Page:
Friday, November 4, 2016

Uncompahgre Plateau, Gunnison Gorge and Delta, CO (10/12 & 10/13/2016)

In the several trips I've made onto the Uncompahgre Plateau, it was surprising to me how much fall color was there, mainly in the form of cottonwood trees.  These large trees require a great deal of water, so are usually seen growing along the banks of a stream.  You see lots of dead cottonwoods where something caused the stream to dry up or be re-directed.  As long as water is available, the cottonwoods struggle to overcome other difficulties, such as boulders nearby.  These obstacles often result in malformed trunks, but the tree continues to live.

Farms and ranches have been developed around the edges of the plateau and they also have numerous cottonwoods.

On top of the plateau, it's not hard to find views down into the many canyons there. One, named Dry Creek, has been designated as a National Recreation Area, with roads for ATV usage.  That normally indicates there are places too narrow for a Jeep, so I didn't take this one.
On another day, I took a drive through the Gunnison Gorge Recreation Area, a section of adobe hills set aside primarily for ATVs, dirt bikes and the like.  The tracks made by these vehicles give a clue as to the daredevils who drive them.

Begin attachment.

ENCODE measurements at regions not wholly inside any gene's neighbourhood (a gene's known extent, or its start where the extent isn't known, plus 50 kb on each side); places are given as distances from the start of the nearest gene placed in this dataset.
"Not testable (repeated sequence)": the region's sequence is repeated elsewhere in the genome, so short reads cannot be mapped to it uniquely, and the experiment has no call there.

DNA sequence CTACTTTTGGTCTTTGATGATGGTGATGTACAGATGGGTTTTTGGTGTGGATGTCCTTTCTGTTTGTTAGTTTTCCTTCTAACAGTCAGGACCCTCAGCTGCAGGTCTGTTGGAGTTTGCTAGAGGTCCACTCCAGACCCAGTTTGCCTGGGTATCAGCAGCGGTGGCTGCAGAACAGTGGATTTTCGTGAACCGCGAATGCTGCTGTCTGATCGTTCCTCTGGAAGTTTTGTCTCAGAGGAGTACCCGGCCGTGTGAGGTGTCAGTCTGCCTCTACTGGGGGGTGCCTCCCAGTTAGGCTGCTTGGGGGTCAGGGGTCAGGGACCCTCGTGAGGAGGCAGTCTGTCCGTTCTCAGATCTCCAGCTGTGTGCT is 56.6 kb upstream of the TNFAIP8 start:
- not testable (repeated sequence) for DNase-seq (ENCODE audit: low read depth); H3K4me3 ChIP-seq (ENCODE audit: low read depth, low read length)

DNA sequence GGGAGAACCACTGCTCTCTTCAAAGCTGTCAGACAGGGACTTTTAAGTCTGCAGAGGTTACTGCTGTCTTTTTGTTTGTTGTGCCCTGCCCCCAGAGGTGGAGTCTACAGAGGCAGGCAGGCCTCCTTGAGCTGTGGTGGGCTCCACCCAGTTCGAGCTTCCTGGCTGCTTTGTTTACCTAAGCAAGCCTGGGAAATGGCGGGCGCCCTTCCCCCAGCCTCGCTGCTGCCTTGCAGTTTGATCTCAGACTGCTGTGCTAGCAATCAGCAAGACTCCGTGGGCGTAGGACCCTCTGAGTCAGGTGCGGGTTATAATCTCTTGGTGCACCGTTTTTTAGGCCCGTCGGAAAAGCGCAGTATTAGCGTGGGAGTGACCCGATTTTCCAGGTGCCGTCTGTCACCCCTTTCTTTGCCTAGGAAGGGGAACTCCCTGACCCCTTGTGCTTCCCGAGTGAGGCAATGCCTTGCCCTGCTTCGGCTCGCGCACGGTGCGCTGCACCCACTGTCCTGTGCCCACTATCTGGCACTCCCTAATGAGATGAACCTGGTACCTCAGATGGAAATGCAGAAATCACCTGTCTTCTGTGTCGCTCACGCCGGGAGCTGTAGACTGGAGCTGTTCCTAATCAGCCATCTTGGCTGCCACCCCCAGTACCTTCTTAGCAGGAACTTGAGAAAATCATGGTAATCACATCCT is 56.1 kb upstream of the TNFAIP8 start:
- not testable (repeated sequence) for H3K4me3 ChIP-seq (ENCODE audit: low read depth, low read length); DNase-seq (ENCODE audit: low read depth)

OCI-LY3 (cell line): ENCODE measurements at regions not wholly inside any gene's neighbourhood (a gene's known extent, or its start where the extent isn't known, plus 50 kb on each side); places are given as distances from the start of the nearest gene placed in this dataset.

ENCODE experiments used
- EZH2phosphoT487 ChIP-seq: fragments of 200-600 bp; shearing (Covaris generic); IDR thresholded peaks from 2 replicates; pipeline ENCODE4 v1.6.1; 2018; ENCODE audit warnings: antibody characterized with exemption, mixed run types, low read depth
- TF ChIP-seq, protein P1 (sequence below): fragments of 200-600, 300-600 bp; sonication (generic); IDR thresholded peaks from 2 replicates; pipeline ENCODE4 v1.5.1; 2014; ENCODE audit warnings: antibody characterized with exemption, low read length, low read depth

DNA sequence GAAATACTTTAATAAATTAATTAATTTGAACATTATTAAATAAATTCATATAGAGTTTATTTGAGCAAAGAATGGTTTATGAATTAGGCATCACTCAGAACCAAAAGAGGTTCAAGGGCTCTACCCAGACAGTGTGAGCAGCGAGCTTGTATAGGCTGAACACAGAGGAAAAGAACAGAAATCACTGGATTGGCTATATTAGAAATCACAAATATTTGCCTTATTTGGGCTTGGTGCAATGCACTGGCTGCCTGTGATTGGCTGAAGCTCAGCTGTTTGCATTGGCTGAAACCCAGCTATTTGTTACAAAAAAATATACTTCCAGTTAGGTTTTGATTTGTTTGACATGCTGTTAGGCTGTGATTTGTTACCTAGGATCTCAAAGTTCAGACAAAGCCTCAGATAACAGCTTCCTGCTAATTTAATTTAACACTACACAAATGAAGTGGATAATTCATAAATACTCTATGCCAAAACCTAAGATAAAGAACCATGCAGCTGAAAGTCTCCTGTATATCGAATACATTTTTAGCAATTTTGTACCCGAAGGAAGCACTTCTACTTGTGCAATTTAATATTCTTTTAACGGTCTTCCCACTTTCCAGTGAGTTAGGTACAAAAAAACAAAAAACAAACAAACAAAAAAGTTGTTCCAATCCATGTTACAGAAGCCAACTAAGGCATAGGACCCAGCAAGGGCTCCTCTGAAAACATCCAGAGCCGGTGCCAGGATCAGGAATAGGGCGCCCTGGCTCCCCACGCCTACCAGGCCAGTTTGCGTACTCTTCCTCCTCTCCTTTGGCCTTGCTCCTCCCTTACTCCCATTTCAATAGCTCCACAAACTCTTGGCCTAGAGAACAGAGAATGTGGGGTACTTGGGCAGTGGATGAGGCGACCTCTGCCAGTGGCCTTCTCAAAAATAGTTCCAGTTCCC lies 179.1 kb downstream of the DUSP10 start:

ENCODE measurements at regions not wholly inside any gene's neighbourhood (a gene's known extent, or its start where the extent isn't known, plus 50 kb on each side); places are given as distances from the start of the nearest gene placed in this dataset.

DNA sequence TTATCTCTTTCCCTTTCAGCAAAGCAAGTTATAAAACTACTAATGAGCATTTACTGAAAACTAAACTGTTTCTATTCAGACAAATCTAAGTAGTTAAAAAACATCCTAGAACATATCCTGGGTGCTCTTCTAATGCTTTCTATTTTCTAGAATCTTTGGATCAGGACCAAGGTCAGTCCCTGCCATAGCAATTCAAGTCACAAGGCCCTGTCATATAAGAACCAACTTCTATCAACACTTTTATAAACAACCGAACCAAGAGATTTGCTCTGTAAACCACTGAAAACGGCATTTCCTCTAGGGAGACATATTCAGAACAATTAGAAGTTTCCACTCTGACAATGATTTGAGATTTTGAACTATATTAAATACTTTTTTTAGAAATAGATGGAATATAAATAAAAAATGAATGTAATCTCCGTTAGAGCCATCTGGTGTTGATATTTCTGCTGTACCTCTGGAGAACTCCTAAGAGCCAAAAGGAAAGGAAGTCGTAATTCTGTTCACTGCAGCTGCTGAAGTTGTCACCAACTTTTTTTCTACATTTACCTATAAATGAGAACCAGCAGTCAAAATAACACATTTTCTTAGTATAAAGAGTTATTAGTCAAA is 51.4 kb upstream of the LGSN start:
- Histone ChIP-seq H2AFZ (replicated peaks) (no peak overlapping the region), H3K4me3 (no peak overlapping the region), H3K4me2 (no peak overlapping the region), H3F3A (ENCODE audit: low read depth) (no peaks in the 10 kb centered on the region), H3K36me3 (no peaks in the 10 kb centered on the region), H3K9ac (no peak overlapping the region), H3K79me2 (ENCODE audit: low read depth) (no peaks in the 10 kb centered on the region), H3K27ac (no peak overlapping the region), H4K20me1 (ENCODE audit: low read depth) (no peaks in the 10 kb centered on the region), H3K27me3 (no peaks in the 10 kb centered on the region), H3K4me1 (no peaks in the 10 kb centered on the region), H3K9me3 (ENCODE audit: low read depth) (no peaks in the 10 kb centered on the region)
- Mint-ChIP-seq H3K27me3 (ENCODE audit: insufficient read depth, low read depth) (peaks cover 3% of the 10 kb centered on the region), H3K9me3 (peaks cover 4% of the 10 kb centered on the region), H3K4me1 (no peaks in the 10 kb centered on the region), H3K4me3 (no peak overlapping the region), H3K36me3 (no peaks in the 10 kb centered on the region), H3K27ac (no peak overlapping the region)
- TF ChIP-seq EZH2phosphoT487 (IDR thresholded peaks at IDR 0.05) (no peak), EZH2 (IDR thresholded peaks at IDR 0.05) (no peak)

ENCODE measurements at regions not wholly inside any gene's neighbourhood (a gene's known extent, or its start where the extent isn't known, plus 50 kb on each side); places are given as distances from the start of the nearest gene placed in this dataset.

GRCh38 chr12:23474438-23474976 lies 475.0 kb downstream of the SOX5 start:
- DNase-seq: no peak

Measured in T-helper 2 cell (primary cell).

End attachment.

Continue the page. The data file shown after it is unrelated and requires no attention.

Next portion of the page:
Even here in a place that looks totally uninhabitable, there are ranches and cottonwood trees.  All it takes is water, which in this case arrives via an irrigation ditch that carries water diverted from one of the local rivers.

On the other end of the Gunnison Gorge is the town of Delta, started in 1828 with the Fort Uncompahgre trading post.  The town is still very small, with a current population around 9000.  The Gunnison River runs through it, in fact merging with the Uncompahgre River.  The town has built a park there to allow visitors to see the confluence of the two rivers, as well as tour the old fort.  Docents at the fort wear period costumes and demonstrate the skills needed to survive in the early days, such as beaver trapping, tanning hides, making arrowheads and forging iron tools.  I'll have to go back another time and get photos of the fort.


  1. Love the cottonwoods and aspen . . . but no match to oaks and maples . .

    1. Yeah, CO could use some maples. Thanks, Judy.